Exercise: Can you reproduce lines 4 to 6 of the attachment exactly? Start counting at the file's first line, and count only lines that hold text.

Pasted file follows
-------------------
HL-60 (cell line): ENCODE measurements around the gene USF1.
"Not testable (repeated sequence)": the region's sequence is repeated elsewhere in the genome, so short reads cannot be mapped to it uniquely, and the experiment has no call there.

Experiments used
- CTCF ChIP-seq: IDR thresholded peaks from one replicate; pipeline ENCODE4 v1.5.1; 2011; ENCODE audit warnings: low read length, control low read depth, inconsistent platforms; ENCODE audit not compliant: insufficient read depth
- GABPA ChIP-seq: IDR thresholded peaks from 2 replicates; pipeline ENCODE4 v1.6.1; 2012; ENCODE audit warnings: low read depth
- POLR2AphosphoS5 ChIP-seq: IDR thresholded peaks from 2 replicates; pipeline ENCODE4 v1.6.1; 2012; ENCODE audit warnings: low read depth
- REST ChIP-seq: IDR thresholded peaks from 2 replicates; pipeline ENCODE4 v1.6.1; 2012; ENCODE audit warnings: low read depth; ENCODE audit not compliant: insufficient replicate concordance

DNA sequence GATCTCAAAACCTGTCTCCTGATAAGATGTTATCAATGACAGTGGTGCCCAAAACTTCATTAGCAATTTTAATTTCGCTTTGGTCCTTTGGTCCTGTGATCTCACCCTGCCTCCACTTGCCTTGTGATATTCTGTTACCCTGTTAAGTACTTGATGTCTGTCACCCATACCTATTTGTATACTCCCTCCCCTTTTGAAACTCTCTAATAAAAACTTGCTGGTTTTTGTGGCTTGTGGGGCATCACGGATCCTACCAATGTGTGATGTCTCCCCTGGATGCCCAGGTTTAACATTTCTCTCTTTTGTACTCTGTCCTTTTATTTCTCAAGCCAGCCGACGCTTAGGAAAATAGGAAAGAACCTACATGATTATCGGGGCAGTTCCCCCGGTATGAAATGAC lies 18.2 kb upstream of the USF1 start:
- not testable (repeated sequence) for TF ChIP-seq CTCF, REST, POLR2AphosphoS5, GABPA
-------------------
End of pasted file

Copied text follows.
- CTCF ChIP-seq: IDR thresholded peaks from one replicate; pipeline ENCODE4 v1.5.1; 2011; ENCODE audit warnings: low read length, control low read depth, inconsistent platforms; ENCODE audit not compliant: insufficient read depth
- GABPA ChIP-seq: IDR thresholded peaks from 2 replicates; pipeline ENCODE4 v1.6.1; 2012; ENCODE audit warnings: low read depth
- POLR2AphosphoS5 ChIP-seq: IDR thresholded peaks from 2 replicates; pipeline ENCODE4 v1.6.1; 2012; ENCODE audit warnings: low read depth